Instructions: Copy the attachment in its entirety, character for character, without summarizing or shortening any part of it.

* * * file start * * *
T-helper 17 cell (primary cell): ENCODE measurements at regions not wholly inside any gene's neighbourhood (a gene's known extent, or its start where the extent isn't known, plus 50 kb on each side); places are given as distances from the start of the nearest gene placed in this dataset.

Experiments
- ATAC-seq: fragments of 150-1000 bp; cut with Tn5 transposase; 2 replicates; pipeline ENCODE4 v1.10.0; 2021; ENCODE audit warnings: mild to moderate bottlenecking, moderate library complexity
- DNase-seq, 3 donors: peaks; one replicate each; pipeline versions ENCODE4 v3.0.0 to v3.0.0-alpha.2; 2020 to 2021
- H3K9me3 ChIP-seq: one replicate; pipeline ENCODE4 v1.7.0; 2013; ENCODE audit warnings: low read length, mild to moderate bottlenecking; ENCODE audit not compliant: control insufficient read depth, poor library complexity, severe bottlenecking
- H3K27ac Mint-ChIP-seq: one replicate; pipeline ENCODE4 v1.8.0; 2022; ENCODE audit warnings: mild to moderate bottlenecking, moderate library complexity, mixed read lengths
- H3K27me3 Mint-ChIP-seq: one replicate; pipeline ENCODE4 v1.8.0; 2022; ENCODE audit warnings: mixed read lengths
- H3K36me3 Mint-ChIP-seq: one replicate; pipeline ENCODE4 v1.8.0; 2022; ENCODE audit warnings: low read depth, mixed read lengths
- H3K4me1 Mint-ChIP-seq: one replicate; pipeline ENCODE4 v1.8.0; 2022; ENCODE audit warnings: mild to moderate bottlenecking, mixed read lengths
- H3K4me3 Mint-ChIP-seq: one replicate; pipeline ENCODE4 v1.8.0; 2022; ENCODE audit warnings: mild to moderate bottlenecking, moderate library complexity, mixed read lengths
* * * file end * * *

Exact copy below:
T-helper 17 cell (primary cell): ENCODE measurements at regions not wholly inside any gene's neighbourhood (a gene's known extent, or its start where the extent isn't known, plus 50 kb on each side); places are given as distances from the start of the nearest gene placed in this dataset.

Experiments
- ATAC-seq: fragments of 150-1000 bp; cut with Tn5 transposase; 2 replicates; pipeline ENCODE4 v1.10.0; 2021; ENCODE audit warnings: mild to moderate bottlenecking, moderate library complexity
- DNase-seq, 3 donors: peaks; one replicate each; pipeline versions ENCODE4 v3.0.0 to v3.0.0-alpha.2; 2020 to 2021
- H3K9me3 ChIP-seq: one replicate; pipeline ENCODE4 v1.7.0; 2013; ENCODE audit warnings: low read length, mild to moderate bottlenecking; ENCODE audit not compliant: control insufficient read depth, poor library complexity, severe bottlenecking
- H3K27ac Mint-ChIP-seq: one replicate; pipeline ENCODE4 v1.8.0; 2022; ENCODE audit warnings: mild to moderate bottlenecking, moderate library complexity, mixed read lengths
- H3K27me3 Mint-ChIP-seq: one replicate; pipeline ENCODE4 v1.8.0; 2022; ENCODE audit warnings: mixed read lengths
- H3K36me3 Mint-ChIP-seq: one replicate; pipeline ENCODE4 v1.8.0; 2022; ENCODE audit warnings: low read depth, mixed read lengths
- H3K4me1 Mint-ChIP-seq: one replicate; pipeline ENCODE4 v1.8.0; 2022; ENCODE audit warnings: mild to moderate bottlenecking, mixed read lengths
- H3K4me3 Mint-ChIP-seq: one replicate; pipeline ENCODE4 v1.8.0; 2022; ENCODE audit warnings: mild to moderate bottlenecking, moderate library complexity, mixed read lengths